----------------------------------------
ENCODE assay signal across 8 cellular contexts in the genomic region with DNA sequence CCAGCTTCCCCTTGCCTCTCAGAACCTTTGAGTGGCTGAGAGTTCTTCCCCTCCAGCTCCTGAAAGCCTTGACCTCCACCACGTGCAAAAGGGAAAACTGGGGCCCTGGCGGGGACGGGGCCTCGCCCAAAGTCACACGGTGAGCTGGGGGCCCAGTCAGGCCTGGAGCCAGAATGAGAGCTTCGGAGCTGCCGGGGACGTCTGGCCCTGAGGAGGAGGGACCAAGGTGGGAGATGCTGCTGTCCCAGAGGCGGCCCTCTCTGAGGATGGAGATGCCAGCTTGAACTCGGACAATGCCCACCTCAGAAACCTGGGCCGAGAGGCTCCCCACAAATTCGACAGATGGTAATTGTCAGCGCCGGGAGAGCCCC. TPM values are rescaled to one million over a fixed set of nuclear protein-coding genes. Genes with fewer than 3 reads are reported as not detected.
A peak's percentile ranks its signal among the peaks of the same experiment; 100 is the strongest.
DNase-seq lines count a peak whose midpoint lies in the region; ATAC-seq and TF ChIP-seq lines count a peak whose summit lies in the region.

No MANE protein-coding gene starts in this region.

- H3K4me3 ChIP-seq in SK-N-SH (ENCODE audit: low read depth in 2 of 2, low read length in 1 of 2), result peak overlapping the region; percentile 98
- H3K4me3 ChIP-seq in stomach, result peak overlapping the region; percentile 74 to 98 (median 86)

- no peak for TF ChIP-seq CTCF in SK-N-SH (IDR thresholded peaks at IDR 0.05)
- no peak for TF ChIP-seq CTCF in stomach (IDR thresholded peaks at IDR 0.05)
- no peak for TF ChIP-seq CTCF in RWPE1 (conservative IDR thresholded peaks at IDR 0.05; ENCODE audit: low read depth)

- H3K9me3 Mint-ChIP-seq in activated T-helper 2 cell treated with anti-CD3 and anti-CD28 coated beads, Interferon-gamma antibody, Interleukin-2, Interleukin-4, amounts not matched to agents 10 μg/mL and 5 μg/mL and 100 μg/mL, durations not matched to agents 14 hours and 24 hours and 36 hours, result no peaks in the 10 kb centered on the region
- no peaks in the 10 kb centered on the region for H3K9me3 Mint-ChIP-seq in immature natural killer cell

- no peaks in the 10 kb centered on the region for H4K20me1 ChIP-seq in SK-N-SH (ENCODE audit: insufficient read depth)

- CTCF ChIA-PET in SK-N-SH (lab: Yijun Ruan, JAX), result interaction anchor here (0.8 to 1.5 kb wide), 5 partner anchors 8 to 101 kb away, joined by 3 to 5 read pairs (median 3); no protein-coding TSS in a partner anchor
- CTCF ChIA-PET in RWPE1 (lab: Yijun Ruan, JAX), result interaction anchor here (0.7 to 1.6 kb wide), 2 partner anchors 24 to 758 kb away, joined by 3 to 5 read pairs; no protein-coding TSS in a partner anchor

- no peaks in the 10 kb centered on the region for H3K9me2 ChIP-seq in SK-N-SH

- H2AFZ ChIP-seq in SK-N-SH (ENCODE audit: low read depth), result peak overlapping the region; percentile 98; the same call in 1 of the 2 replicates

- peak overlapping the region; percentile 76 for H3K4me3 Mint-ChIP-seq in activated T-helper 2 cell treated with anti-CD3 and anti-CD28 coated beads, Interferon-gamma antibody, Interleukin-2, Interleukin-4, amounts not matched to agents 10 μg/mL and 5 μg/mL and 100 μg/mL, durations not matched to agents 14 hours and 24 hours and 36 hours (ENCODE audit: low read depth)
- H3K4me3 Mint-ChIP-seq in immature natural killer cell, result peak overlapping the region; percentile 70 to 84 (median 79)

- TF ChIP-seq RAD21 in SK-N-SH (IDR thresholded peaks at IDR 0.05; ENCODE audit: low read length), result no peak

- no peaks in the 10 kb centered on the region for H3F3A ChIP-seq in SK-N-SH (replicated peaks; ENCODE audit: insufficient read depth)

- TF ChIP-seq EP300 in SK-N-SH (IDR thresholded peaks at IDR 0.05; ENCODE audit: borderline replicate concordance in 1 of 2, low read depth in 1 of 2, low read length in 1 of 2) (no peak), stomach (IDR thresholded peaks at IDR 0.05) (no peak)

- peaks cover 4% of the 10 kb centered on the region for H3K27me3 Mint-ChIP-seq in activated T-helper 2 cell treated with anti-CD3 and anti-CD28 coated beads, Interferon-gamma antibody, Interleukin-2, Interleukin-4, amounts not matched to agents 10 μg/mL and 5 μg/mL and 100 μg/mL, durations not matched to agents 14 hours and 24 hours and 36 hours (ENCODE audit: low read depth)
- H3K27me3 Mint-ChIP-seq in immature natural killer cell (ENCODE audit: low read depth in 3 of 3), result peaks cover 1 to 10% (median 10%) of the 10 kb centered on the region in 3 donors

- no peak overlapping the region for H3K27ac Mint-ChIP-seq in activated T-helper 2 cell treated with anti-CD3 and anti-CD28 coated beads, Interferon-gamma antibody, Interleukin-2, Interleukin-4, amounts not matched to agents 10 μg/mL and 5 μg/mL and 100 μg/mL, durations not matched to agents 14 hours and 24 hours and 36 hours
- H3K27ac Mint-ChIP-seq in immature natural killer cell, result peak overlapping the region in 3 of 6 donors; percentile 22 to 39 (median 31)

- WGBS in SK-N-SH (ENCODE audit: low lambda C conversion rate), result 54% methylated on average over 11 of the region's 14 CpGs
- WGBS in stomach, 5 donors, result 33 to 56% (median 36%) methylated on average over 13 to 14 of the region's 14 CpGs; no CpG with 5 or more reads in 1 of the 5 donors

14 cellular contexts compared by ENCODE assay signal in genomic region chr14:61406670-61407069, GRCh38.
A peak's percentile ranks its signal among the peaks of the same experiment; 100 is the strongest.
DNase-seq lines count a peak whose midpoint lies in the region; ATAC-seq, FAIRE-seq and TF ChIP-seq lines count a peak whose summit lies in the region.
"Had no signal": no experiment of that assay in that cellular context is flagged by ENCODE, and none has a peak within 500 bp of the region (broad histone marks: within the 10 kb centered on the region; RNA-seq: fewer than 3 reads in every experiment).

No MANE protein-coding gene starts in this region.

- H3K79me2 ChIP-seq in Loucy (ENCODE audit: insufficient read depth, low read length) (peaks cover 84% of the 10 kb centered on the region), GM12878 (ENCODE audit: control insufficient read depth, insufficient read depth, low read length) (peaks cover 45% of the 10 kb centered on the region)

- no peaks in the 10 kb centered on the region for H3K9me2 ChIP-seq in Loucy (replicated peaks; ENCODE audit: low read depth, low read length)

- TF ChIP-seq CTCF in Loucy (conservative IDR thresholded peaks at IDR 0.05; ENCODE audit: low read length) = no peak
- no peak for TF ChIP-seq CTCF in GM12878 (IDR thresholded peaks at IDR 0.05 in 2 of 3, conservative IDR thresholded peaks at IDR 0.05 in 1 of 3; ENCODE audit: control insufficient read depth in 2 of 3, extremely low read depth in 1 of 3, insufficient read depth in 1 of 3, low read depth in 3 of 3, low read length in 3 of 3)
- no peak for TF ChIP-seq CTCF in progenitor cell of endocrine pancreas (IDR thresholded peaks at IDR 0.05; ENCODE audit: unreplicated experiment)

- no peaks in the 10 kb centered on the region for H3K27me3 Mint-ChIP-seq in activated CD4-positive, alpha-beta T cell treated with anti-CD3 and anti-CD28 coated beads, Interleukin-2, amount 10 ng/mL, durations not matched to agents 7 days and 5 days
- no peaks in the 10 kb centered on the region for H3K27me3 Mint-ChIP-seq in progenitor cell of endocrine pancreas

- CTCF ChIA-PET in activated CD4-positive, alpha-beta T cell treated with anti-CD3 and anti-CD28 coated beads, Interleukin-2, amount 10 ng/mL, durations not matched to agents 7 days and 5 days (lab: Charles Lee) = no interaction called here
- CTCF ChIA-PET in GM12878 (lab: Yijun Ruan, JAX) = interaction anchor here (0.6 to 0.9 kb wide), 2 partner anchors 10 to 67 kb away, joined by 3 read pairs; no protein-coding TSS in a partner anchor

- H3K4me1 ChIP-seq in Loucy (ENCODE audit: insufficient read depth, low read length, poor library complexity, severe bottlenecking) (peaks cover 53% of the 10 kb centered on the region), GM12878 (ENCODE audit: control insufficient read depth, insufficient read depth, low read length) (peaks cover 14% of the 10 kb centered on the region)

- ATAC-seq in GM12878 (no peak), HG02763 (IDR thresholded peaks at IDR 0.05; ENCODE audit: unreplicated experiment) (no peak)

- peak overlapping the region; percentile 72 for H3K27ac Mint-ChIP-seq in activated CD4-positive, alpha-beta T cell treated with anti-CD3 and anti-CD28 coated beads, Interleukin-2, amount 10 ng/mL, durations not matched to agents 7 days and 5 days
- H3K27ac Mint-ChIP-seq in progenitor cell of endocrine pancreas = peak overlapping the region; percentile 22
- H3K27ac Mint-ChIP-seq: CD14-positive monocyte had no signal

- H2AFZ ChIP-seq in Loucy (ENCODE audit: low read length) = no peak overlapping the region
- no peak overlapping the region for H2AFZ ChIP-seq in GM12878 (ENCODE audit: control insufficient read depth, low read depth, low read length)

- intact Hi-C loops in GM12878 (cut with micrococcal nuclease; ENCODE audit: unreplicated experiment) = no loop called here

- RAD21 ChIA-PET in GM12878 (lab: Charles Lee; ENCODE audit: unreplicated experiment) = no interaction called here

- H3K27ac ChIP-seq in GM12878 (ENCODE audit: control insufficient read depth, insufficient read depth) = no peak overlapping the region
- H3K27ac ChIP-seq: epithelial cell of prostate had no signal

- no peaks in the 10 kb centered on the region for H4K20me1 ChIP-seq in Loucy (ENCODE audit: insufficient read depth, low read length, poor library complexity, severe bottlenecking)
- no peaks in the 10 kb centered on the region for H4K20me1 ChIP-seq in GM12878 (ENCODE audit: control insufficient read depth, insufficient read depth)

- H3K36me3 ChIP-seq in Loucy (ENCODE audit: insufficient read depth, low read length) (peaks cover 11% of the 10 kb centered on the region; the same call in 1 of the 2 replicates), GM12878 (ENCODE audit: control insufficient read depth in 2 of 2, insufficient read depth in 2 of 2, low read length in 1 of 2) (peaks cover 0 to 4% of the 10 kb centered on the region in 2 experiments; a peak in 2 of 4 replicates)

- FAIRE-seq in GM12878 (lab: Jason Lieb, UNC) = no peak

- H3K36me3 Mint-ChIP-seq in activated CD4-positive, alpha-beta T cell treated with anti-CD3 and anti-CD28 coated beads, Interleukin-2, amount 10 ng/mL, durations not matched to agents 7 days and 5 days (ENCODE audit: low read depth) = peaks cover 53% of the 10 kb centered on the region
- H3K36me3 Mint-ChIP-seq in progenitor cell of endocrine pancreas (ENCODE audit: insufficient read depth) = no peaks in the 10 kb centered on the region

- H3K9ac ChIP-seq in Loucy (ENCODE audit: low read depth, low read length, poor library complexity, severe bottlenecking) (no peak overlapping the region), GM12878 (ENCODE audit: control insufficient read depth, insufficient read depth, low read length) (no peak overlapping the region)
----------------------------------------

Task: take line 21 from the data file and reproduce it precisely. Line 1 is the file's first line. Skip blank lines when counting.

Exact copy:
- TF ChIP-seq EP300 in SK-N-SH (IDR thresholded peaks at IDR 0.05; ENCODE audit: borderline replicate concordance in 1 of 2, low read depth in 1 of 2, low read length in 1 of 2) (no peak), stomach (IDR thresholded peaks at IDR 0.05) (no peak)